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What Is a Mortgage Contingency?


Whether you’re buying or selling a home, getting the home under contract is just the start of the process. Since most Americans don’t buy their homes with cash, they need a mortgage to complete the transaction. However, it isn’t guaranteed that you’ll be approved for a mortgage. This is why most purchase contracts include a mortgage contingency. In this article, you’ll learn what a mortgage contingency is, how long they last and whether you should waive one for your offer to be competitive in today’s housing market. Consider working with a financial advisor as you buy or sell a property.

What It Is and How It Works

A mortgage contingency is a clause in the purchase contract that allows buyers to walk away from the deal without penalty if they cannot secure financing. Mortgage contingencies are also known as “financing contingencies” among mortgage and real estate professionals.

When homebuyers enter into a contract to buy a home, they generally put down an earnest money deposit. Some homebuyers put down larger deposits to make their offer more competitive over other bidders.

The earnest money deposit goes toward the purchase of the home and signifies to the seller that they are serious about buying the home. With a mortgage contingency, you won’t lose your deposit if you are unable to get approved for your mortgage. For example, the lender may decline your application if your credit score drops, you lose your job, or if the lender determines that the monthly payment is too high compared to your income.

Once the mortgage lender finishes underwriting and approves your loan, you can remove the mortgage contingency from your purchase contract. The typical mortgage contingency lasts 30 to 60 days. However, it can be much shorter based on the negotiations between the buyer and the seller. The mortgage contingency is one of the last contingencies that homebuyers drop before closing on a home purchase.

Should You Waive a Mortgage Contingency?

What Is a Mortgage Contingency?Mortgage contingencies protect your deposit in case you can’t get approved for your loan. However, in a hot housing market, homebuyers look for every opportunity they can find to get an edge over other bidders. They often drop contingencies that are designed to protect the buyer from a bad purchase or from losing their deposit. These contingencies include appraisal, inspection, financing and others.

When bidding on a home, does it make sense to waive the mortgage contingency? Consider these tips before waiving your mortgage contingency:

  • How much do you want the home? Many homebuyers struggle for months to find “the perfect home” (or even one that’s suitable). Do you want this home bad enough to lose your deposit in case your loan isn’t approved?
  • Confidence in your finances. Getting approved for a loan involves your credit, your income and your down payment. If you’re thinking about waiving the mortgage contingency, pay special attention to your credit score. Don’t apply for new credit and keep your balances low. Having a stable job or source of income helps, too. And be sure that you have adequate money for the down payment and several months of reserves.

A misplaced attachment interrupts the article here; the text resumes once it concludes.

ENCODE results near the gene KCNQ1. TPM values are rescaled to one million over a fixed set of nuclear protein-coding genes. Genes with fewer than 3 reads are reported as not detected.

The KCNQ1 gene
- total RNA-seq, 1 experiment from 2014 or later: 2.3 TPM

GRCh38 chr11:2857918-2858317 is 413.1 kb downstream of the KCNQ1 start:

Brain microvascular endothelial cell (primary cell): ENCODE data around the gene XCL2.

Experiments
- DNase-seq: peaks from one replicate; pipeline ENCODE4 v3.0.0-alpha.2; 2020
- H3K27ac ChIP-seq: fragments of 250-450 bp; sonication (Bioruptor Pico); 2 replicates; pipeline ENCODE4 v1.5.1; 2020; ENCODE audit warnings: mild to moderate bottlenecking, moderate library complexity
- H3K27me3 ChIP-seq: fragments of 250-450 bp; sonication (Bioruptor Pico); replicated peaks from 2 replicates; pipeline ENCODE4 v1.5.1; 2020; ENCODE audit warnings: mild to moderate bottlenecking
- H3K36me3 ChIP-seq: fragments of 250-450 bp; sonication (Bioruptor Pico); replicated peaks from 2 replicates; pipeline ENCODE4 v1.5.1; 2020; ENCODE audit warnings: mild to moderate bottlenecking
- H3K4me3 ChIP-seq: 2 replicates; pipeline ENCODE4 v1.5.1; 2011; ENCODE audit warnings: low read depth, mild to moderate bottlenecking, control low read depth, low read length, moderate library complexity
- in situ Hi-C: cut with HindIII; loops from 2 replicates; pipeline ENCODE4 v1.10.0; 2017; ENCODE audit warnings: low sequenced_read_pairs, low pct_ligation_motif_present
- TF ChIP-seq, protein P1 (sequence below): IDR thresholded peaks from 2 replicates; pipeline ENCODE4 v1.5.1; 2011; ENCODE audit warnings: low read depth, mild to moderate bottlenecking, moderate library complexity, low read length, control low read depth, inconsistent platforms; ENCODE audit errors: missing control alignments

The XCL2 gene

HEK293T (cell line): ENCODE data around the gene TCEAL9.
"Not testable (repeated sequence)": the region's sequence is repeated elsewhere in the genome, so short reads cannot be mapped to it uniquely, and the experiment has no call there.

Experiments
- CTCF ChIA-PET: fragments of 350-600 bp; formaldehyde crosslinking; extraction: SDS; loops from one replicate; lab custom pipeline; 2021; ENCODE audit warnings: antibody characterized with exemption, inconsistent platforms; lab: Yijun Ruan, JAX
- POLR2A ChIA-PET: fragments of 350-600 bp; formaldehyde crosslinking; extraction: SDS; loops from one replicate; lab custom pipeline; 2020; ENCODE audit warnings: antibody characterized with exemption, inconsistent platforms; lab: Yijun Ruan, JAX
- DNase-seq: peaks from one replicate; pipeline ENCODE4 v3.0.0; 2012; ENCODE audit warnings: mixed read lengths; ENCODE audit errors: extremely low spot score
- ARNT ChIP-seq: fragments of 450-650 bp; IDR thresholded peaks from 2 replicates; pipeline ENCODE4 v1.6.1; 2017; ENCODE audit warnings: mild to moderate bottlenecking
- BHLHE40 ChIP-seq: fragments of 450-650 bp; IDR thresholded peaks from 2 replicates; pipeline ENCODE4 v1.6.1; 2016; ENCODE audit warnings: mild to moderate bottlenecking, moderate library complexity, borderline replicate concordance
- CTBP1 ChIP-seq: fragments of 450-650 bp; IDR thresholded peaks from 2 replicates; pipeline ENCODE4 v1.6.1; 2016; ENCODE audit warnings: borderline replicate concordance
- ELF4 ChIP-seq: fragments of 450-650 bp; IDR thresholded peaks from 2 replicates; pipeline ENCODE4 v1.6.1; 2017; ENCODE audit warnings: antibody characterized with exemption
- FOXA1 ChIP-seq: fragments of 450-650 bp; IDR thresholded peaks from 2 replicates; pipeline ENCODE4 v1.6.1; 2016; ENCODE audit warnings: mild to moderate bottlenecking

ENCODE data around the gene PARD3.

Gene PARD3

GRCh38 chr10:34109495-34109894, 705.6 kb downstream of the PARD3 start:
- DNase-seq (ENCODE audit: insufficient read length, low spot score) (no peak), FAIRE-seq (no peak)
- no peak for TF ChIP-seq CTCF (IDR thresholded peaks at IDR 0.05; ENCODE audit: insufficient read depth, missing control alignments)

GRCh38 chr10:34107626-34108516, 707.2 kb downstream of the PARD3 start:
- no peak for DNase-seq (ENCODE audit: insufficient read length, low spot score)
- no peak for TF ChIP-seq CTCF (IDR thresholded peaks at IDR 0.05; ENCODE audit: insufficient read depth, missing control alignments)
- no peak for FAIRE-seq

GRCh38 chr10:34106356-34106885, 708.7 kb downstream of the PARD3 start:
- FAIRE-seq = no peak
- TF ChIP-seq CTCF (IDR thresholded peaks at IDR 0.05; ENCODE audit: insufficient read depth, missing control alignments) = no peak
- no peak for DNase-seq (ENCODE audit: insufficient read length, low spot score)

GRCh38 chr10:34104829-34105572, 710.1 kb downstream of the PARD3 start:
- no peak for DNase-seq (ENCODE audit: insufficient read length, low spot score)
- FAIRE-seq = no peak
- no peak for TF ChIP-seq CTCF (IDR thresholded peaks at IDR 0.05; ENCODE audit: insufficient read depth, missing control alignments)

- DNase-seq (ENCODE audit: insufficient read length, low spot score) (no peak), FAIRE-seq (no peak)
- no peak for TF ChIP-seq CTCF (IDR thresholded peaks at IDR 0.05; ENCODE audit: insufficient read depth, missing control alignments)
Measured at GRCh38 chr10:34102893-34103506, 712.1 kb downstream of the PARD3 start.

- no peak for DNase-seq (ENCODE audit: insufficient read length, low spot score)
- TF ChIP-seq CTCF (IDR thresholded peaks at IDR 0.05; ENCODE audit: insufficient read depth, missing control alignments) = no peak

• What if you lost the deposit? If you lose your deposit, will it be a large financial blow? You want to balance the deposit size with being competitive, but not so large that it would prevent you from buying another home if this one doesn’t work out.

The Bottom Line

What Is a Mortgage Contingency?Buying a home is a dream for many Americans. However, the mortgage process can be a mystery and getting approved isn’t guaranteed. A mortgage contingency protects homebuyers from losing their deposit in case they aren’t approved. While some buyers in today’s housing market waive this contingency, consider the risks before doing so. It helps to speak with your financial advisor to discuss how this might impact your other financial goals.

Tips on Mortgages

  • Working with a financial advisor can help you save up enough for the down payment on your home. The higher your down payment is, the more likely you are to be approved for your mortgage and the smaller your monthly payment will be.

    Finding a qualified financial advisor doesn’t have to be hard. SmartAsset’s free tool matches you with up to three financial advisors who serve your area, and you can interview your advisor matches at no cost to decide which one is right for you. If you’re ready to find an advisor who can help you achieve your financial goals, get started now.

  • Use SmartAsset’s mortgage comparison tool to compare mortgage rates from top lenders and find the one that best suits your needs.

  • Getting a mortgage approved requires the buyer have good credit, reliable income and adequate financial resources. For most mortgages, you’ll need to have a down payment of at least 3% of the purchase price. Our mortgage calculator estimates your monthly payment based on your purchase price, down payment, interest rate and loan term. Before moving forward with your mortgage, make sure that you can comfortably make the monthly payment without sacrificing your other goals.

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